By Jesse Robitaille
Bidding was fierce between dozens of eccentric juniors vying for nearly 40 lots of material in the Young Collectors Postage Stamp and Coin Auction this March.
Organized by Lisa McPherson, national youth co-ordinator of the Royal Canadian Numismatic Association (RCNA) and first vice-president of the Ontario Numismatic Association (ONA), the auction offered 36 lots of material donated by hobby organizations such as Trajan Publishing, The Royal Philatelic Society of Canada (RPSC) and the RCNA as well as individual dealers and collectors.
“There’s about $600 worth of material being offered today, and everybody will get something,” said McPherson, who served as the auction runner and added every participant who didn’t win a bid would receive a gift bag.
Serving as auctioneer was McPherson’s husband, Robb, who’s a regional director for the RCNA and past president of the ONA, while the winning bids were recorded by Cassidy Stroud, secretary of the ONA and past president of the Brantford Numismatic Society. The team divided $1,000 in play money among the nearly 40 bidders, each under 18 years old, and sent the adults to the back of the room so there was no unfair guidance.
“We give out a number because that’s who we identify you with,” said Lisa McPherson prior to the auction. “We don’t take a name; we take a number. If there’s an item you want, put up your number when the auctioneer starts and keep it held high.”
All bidders also received an auction catalogue for their perusal during the sale.
“This will tell you what each item is and what it’s worth,” said McPherson before offering a rundown on the bidding process.
“First, the auctioneer will give you some information – he’ll say, ‘Lot 1 is so and so,’ – and then he’ll start the bidding at $5,” she said, adding all of the Young Collectors and affiliated “Coin Kids” auctions start the bidding at $5 and increase in $5 increments.
“If you like an item, you’re going to put your number up for the $5 opening bid. When the auctioneer says $10, somebody else will put up their hand and then the item’s not yours anymore. If you want it really bad, then you bid a bit higher, and that’s how it goes. After the first few lots, you’ll all have it under your belts.”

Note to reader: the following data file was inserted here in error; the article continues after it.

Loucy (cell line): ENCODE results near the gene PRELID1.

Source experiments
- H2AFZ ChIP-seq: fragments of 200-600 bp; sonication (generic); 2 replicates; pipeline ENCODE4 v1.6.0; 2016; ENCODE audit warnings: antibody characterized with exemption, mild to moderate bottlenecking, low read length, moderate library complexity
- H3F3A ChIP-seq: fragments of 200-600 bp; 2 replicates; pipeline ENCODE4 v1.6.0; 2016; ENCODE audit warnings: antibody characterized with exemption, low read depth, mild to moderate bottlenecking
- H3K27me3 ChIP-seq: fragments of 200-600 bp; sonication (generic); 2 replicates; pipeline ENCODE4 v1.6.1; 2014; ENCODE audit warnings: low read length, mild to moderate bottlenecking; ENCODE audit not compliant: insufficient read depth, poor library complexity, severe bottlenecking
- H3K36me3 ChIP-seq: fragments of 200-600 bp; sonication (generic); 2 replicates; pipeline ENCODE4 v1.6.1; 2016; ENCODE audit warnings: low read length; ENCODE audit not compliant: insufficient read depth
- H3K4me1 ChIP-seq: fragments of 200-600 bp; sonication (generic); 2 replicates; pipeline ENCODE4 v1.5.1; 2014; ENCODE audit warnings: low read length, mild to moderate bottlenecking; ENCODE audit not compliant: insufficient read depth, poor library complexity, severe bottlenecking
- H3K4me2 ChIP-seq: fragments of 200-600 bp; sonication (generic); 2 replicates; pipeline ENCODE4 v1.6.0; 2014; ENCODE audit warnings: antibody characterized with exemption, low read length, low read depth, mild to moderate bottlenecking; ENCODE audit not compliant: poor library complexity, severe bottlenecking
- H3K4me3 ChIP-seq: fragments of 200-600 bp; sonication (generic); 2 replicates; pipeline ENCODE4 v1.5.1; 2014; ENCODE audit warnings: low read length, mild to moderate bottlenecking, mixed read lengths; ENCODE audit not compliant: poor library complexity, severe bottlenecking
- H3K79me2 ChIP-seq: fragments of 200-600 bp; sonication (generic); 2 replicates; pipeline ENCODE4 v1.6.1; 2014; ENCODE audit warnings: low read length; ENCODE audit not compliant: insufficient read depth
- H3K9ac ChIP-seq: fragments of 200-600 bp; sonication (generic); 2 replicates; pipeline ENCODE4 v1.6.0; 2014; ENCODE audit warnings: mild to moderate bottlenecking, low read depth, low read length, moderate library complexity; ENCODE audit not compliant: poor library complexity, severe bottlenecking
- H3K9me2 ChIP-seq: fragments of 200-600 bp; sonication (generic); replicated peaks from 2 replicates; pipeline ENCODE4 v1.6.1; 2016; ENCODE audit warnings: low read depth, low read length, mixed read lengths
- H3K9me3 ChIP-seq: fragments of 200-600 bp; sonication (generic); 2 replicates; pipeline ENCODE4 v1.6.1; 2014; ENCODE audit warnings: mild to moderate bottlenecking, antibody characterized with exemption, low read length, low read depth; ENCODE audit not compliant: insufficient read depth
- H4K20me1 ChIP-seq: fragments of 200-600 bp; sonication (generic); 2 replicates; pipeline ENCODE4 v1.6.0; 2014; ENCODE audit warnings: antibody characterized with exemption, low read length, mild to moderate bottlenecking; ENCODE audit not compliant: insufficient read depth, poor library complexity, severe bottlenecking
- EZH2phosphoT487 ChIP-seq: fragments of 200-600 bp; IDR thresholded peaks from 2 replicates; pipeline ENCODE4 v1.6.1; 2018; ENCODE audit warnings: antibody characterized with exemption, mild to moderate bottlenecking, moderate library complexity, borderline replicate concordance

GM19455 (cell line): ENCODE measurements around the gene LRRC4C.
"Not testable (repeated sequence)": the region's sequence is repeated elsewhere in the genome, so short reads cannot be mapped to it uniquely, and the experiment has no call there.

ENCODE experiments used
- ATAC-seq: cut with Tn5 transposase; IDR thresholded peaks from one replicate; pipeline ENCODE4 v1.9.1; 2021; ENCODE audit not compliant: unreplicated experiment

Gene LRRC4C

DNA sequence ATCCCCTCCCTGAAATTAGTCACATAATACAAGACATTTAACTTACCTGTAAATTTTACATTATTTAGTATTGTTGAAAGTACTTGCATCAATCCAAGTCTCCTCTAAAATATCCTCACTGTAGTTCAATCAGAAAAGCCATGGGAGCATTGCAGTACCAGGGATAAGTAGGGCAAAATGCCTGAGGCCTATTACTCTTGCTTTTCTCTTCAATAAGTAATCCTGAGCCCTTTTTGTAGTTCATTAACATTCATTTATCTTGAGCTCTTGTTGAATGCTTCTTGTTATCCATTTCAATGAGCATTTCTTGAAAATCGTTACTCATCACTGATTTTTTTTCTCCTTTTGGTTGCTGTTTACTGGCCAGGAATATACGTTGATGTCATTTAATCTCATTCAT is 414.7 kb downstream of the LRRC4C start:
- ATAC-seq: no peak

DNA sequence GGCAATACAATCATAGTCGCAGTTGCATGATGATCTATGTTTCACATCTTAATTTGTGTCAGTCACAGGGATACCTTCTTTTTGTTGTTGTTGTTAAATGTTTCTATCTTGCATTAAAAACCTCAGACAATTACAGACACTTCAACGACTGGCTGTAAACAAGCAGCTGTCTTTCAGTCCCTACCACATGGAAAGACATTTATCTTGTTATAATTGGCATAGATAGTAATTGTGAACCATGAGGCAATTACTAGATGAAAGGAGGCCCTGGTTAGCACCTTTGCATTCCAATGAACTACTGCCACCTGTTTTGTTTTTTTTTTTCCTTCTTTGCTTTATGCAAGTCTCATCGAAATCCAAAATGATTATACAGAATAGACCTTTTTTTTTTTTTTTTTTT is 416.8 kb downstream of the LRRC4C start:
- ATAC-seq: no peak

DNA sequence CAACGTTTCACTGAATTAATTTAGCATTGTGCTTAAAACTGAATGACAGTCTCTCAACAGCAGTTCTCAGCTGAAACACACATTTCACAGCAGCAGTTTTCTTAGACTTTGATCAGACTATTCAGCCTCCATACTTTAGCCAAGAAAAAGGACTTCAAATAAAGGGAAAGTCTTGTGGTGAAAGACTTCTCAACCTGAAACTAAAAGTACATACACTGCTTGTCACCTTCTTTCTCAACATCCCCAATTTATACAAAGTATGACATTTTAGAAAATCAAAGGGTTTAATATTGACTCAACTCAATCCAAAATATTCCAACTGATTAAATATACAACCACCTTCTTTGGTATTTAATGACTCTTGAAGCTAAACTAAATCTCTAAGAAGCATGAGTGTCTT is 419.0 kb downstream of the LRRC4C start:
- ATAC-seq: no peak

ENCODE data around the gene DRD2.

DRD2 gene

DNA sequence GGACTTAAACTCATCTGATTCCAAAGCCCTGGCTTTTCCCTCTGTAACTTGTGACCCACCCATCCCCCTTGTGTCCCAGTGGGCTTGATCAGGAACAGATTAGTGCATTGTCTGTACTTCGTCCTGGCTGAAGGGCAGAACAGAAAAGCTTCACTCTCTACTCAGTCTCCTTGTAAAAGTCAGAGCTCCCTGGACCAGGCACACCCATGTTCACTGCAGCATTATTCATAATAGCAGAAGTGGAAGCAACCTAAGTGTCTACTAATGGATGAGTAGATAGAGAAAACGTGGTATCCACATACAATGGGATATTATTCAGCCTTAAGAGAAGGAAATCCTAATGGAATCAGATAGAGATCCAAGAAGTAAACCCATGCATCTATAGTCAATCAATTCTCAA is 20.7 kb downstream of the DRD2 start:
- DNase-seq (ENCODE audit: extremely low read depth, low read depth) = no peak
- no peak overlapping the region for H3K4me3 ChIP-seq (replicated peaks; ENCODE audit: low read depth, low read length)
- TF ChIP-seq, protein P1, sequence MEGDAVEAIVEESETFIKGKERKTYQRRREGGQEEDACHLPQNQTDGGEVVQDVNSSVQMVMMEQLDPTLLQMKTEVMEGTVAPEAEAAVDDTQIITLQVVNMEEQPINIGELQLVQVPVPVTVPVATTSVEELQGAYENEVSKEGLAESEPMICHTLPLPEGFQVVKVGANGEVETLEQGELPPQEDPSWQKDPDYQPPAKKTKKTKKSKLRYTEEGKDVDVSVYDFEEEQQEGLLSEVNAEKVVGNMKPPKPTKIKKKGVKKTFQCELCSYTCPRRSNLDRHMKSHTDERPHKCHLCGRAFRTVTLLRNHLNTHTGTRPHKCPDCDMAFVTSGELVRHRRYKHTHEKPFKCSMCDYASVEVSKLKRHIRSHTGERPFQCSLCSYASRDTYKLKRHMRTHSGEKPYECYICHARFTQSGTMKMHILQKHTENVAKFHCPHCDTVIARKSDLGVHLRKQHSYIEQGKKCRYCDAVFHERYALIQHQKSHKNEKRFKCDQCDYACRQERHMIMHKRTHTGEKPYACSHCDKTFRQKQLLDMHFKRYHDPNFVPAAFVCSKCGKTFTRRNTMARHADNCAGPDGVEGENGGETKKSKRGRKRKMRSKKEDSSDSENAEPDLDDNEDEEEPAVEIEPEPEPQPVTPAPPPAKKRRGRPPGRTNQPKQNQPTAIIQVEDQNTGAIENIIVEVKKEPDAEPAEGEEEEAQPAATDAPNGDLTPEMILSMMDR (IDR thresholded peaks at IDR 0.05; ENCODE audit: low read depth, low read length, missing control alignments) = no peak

Budgeting is also an important auction skill, McPherson said.
“If you want something that’s later in the sale – like Lot 30 – but you bought something at the beginning and spent $500, remember you’d only have $500 left,” she said, adding it’s important to prioritize the items you want and need for your collection.
“Some of the regulars know if they really want an item, they can jump up; if the auctioneer yells out $5, you can yell out $50.”
LIVELY BIDDING FROM THE FLOOR
The auction’s first item included a hand-drawn postcard and piece of art plus a hand-hewn arrow tip produced by members of the Great Sioux Nation, which has significant populations in Manitoba and Saskatchewan as well as nine U.S. states. A six-piece set of legal-tender Sioux coins was also included in Lot 1.
“This is actually legal tender for the Sioux Nation,” said McPherson, who added the item was donated by the Bradford Exchange and had a value of $250.
Nearly half of the room contended for the set as bidding climbed to $500 – half of each bidder’s total allotment.
“That’s half of your money, so remember you’ll only have $500 for anything else that’s left on that table,” McPherson reminded the enthusiastic bidders.
As the bidding reached $700, one bidder called out $1,000 to receive the lot.
“He just jumped up to the maximum, so he’s going to get the lot for $1,000 because no one has more than that here,” said McPherson to thunderous applause from the roomful of budding collectors.
“Now he can’t buy anything else because he’s out of money.”
One of the philatelic highlights was a pane of 12 commemorative stamps issued last year by the U.S. Postal Service highlighting Scooby-Doo!
“You can buy these in the U.S. at the post office for about $15 Cdn.,” said McPherson as a handful of bidders pushed the bidding to $350 before the lot hammered down to a young boy.
A sheet of 100 wildlife stamps also brought $1,000 as an excited seven-year-old girl put down all her money for the impressive item.
“They’re all in one sheet, and you have to be very careful when you pull it out of its holder so you don’t separate them,” said McPherson.
Always important for any serious hobbyist, a bag full of philatelic supplies crossed the block as five youngsters fought to place the winning bid on the sought-after lot.
“If you’re a stamp collector, these supplies will be very important to you,” said McPherson as the lot hammered down for $600.
As the final lot, a $20 gift certificate to Coin and Stamp Supplies’ booth was offered amid excited bidding. It eventually sold for $1,000 to close out the sale.
With free admission to the National Postage Stamp and Coin Show, no cost for the youth auction and discounted material at the ‘Young Collectors’ sales booth, collectors aged 17 and under are given an affordable avenue into collecting stamps and coins. The Young Collectors program owes its success to partnerships with Trajan Publishing Corp., The Royal Philatelic Society of Canada, Royal Canadian Numismatic Association, Canadian Association of Numismatic Dealers and individual dealers and collectors.